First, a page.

Empathy: How to Develop Our Empathy Skillset

Develop our empathy skillset

In this blog from our Neuroleader Academy™ in which we explore insights from neuroscience and how to integrate them into everyday life, we consider how to develop our empathy skillset.

This month, in this third and final blog of the series, Deborah Hulme, founder of Minerva Engagement and The Neuroleader Academy™ in collaboration with the IGD, continues her exploration of empathy.  In previous blogs we have considered the role of empathy in connection and relationship and the definition of empathy versus compassion.  In this blog we will look at the different ways in which we can enhance and develop our empathy skillset as well as consider what might get in the way.

Empathy is the skillset that fuels our ability to connect with and influence those around us

Empathy, according to Brené Brown, is the skillset, that fuels our ability to connect with and influence those around us. As a core component of emotional intelligence, it is as crucial for cultivating sustainable everyday relationships as it is for developing effective leadership capability.  Fortunately, whilst influenced by genes, it is a skillset that can be enhanced by all of us, if we are prepared to focus attention on the learning required and put in the work.

Increasing awareness of our own empathy skillset is an important first step

The first thing is to increase our own self-awareness of how well developed our empathy skillset may or may not be. How well do we connect with those around us?  Is our life a mix of joy, connection and collaboration or, alternatively anger, disconnection and isolation?  How are people responding to us, do they walk towards us or run away?  By reflecting on the current state of our life and our relationships at home, at work and within our friendship groups, we can develop a deeper understanding of how much time and attention we need to pay to the cultivation of our empathy skillset.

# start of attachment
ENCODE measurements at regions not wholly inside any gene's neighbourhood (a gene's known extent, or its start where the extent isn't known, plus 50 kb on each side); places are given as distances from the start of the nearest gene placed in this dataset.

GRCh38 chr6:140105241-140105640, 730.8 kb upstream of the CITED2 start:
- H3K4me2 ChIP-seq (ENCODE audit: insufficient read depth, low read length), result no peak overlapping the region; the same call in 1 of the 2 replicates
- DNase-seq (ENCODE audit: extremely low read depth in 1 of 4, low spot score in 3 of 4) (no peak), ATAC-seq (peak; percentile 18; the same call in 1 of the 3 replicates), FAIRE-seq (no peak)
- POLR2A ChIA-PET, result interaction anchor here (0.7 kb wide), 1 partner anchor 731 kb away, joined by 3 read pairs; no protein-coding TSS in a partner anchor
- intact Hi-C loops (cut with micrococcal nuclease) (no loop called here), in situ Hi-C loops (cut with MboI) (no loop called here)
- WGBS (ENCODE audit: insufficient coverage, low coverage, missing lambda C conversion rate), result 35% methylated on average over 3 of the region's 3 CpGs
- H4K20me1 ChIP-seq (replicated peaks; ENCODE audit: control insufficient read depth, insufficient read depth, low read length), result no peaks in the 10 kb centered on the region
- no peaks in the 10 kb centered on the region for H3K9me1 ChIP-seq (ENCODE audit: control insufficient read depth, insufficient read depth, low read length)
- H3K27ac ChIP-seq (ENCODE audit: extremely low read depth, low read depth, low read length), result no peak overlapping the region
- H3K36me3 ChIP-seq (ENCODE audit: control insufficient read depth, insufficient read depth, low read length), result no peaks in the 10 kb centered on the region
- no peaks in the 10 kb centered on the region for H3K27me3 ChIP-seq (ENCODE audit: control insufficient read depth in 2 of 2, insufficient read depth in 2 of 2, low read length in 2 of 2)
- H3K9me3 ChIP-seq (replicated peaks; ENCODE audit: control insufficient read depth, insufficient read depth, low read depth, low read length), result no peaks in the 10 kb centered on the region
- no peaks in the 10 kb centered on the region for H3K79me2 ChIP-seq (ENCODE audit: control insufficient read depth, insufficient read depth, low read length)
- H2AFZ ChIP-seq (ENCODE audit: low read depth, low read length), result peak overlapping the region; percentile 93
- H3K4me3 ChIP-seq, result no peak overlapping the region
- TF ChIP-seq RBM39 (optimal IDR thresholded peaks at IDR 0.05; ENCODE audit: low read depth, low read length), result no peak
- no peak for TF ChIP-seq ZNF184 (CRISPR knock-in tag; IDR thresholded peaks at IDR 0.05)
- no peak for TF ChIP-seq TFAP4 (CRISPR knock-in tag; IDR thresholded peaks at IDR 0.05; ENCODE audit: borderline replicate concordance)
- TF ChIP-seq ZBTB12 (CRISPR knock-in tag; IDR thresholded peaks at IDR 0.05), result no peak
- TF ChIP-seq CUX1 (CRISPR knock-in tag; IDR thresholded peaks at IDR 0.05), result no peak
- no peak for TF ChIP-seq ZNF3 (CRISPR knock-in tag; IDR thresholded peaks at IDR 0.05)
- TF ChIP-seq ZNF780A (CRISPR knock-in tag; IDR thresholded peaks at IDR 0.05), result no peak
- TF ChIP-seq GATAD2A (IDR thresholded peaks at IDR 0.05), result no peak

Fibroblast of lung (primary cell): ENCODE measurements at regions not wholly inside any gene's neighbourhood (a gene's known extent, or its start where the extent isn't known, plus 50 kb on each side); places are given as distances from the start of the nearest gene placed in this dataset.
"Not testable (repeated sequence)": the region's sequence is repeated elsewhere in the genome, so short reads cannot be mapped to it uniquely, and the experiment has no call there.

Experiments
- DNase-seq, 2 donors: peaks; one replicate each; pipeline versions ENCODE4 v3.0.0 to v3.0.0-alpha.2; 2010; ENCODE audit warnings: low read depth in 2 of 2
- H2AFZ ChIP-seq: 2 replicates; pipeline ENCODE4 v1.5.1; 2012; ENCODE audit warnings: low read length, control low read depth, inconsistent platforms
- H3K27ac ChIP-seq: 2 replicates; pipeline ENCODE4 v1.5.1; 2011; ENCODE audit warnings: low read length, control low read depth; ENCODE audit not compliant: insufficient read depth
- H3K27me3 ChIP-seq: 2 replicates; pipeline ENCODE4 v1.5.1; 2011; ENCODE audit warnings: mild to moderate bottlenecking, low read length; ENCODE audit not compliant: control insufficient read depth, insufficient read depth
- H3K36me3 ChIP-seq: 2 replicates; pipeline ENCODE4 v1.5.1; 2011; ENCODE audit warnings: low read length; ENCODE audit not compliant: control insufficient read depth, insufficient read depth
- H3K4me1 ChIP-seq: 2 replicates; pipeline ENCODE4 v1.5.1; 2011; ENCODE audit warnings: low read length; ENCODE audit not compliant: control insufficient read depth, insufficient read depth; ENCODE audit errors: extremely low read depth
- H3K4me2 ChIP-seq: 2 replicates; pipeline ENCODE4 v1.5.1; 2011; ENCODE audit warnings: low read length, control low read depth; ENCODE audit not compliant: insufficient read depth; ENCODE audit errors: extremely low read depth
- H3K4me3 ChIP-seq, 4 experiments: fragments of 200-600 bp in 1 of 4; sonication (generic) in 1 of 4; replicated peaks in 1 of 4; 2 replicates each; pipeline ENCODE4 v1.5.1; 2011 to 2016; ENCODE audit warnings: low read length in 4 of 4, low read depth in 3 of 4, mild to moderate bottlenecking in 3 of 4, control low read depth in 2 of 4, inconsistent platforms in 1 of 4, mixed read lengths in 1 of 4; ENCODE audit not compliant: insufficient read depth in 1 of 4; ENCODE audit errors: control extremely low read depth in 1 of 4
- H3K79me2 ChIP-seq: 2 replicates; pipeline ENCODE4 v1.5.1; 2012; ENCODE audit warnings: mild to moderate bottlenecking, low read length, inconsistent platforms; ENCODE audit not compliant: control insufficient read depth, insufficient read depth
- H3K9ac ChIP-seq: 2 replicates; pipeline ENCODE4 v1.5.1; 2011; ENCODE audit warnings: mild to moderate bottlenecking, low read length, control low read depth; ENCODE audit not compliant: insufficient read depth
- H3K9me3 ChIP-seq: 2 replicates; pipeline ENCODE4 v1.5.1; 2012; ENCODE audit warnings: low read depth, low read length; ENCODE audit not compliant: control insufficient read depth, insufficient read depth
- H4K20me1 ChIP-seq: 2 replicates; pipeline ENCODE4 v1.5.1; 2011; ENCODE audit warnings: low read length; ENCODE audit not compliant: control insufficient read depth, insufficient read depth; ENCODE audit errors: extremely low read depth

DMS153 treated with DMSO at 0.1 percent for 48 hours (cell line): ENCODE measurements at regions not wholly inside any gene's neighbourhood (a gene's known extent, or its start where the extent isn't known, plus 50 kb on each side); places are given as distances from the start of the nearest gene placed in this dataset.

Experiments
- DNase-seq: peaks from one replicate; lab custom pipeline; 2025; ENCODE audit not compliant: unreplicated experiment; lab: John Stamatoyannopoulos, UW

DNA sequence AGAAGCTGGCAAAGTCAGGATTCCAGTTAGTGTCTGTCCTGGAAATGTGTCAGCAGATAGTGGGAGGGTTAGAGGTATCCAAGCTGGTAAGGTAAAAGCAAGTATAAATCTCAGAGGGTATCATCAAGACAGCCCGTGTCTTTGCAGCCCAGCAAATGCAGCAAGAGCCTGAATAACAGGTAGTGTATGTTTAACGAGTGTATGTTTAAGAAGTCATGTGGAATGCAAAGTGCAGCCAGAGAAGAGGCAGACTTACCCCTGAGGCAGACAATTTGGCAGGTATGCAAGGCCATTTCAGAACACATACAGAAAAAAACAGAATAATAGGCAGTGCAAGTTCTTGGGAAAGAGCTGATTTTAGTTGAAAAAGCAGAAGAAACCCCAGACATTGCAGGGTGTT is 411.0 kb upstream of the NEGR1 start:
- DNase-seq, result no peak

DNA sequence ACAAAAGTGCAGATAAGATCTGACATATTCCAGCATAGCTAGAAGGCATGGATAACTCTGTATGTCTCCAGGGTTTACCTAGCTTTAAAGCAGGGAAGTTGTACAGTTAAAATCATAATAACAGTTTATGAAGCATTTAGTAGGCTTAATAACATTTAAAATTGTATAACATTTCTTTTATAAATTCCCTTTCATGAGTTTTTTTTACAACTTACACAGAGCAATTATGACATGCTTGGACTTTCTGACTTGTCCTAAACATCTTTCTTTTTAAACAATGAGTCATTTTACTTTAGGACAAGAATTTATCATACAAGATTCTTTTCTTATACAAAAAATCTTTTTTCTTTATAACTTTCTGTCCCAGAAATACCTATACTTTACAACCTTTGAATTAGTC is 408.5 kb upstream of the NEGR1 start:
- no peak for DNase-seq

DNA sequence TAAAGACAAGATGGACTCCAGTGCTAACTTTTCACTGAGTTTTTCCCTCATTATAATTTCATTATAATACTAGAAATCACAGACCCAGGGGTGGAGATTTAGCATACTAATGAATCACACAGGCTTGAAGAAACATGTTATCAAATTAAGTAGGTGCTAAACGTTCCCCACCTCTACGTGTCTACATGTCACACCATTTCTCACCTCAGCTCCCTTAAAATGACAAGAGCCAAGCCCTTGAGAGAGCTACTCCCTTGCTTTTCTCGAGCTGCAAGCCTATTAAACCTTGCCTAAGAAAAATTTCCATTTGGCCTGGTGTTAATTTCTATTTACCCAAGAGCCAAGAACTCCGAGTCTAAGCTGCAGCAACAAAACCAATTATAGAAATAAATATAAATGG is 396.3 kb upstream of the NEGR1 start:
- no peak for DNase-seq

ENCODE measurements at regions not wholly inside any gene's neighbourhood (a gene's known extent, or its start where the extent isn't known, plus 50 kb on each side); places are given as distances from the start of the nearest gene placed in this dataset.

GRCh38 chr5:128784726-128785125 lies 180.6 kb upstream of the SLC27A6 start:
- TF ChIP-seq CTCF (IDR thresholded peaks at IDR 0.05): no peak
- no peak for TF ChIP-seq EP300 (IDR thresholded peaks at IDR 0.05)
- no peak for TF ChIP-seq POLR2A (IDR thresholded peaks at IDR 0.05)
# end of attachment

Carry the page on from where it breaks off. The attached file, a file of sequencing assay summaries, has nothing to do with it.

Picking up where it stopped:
The self is always the best place to start, it is difficult to develop empathy for others if we are not first practising self-care.  For example, how well are we taking care of our own health and wellbeing, how rested are we, are we clear on our own boundaries and what is and is not ok for us? Do we notice our own feelings and reactions when in the company of others and how comfortable are we with our own sense of vulnerability?  As our self-empathy strengthens we become more empathic towards others and whilst empathy skills, in general, are not complex, they do demand a degree of self-awareness and self-management, as well as lots of practice.

Developing our empathy skill set includes:

  • Enhancing our observation skills

To do this we need to slow down, pay attention and focus on what is happening around us.  Do we really know what is going on with our family, friends or work colleagues, have we slowed down enough to notice emotion, body language, interests or disappointments?  How often does ‘ I will be there in 5-minutes turn into 2-hours, how often are meetings missed or cancelled or school activities skipped?  What impact does this have on our relationships and what can we do to improve, if we need to?